River authority suit against BMA filed
By Carolyn B. Edwards BCC Staff Writer
Bandera County River Authority and Groundwater District (BCRAGD) attorney Richard Mosty filed a suit on behalf of the district against Bexar Medina Atascosa Counties Water Control and Improvement District (BMA-WCID) with 198th District Court on Tuesday, Oct. 22.
The filing came at the behest of the BCRAGD's board of directors, who voted in a called meeting held that day to file the suit. The vote was unanimous, with only Director Sid Gibson absent.
The suit asks for a declaratory judgment that "BMA has no jurisdiction in Bandera County to do any of the following:
"1. Inspect private or public water wells;
"2. Enforce any jurisdiction or rules over groundwater or surface water;
"3. Investigate any type of alleged water well violations; or
"4. Promulgate any rules relating to groundwater; or
"5. Exercise any rights as a water control improvement district."
BMA, which has rights to water in Medina Lake to be used largely for irrigation of south Texas farmland, has historically claimed ownership of all lakefront property below the top of the Medina Dam, originally set at 1084 feet above sea level. USGS measurements note that the top of the dam is actually about 10 feet lower.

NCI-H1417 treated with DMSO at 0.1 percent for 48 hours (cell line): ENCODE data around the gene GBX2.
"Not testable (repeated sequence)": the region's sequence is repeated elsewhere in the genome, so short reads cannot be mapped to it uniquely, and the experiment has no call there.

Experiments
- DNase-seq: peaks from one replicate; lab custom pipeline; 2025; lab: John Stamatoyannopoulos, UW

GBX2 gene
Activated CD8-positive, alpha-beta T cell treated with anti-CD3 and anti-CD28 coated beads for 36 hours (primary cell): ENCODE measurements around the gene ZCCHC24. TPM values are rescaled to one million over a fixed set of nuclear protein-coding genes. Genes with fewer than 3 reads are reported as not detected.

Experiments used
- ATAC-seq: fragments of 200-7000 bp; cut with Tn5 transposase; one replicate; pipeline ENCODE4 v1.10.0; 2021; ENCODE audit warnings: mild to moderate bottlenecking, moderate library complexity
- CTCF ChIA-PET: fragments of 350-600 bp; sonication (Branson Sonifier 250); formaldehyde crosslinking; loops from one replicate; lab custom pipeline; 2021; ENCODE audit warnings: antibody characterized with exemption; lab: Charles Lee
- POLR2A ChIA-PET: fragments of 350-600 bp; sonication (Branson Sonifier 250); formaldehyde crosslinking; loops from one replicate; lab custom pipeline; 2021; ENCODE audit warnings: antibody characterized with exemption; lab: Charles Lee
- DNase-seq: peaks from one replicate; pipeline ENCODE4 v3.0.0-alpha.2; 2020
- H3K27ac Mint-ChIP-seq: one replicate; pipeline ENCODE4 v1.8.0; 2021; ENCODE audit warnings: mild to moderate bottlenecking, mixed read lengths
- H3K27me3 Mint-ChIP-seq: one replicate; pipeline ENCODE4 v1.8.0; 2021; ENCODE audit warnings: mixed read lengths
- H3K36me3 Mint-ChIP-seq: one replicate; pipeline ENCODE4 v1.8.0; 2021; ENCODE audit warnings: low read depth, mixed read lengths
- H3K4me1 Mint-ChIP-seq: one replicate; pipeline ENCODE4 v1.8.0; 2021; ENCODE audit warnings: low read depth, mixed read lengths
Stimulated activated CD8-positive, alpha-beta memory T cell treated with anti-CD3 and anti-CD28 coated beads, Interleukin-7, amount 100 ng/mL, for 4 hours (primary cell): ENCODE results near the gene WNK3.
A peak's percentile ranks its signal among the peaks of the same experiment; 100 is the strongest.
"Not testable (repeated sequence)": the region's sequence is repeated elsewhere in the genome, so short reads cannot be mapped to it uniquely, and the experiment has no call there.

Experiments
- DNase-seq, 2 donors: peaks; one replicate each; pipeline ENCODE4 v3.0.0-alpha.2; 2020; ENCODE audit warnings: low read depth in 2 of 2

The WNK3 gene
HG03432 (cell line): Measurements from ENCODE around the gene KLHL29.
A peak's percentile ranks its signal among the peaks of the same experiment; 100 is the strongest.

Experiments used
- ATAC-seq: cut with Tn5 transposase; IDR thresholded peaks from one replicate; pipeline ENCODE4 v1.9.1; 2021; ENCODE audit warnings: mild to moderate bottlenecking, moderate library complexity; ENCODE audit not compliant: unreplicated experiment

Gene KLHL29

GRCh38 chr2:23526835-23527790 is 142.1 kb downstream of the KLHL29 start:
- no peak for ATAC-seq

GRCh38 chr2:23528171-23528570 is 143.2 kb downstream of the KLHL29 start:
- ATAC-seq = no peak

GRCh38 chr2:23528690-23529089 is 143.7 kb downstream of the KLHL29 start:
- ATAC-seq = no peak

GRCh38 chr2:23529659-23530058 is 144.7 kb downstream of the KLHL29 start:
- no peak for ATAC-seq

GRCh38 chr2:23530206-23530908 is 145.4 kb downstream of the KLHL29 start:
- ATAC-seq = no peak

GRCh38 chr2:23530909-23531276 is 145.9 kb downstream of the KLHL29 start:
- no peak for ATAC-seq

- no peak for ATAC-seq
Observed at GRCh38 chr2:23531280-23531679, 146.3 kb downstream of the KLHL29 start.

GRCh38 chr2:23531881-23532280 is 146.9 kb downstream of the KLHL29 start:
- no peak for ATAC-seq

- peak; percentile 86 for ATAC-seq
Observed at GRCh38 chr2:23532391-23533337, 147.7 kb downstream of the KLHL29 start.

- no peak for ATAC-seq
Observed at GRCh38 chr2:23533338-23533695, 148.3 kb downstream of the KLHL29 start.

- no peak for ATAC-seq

"The Bandera County River Authority and Groundwater District has worked very hard to avoid conflicts with Bexar Medina Atascosa WCID #1, but unfortunately that is no longer possible," said BCRAGD General Manager David Mauk. "BMA's continued opposition to legislation codifying our enabling Act, and their manager's continued public commentary about water wells in Bandera County and claims to ownership of all land below the contour at 1084' above mean sea level, have forced the district to seek judicial clarification of the jurisdiction and authority of each agency around Medina Lake.
"I'm still hopeful the two agencies can work this out and reach an amicable agreement, but even that will require the blessing of the Court. This lawsuit should settle long-standing issues that, frankly, should have been settled decades ago," Mauk said.
According to the Legal Information Institute, Cornell University, a declaratory judgment is "a binding judgment from a court defining the legal relationship between parties and their rights in the matter before the court. A declaratory judgment does not provide for any enforcement, however. In other words, it states the court's authoritative opinion regarding the exact nature of the legal matter without requiring the parties to do anything."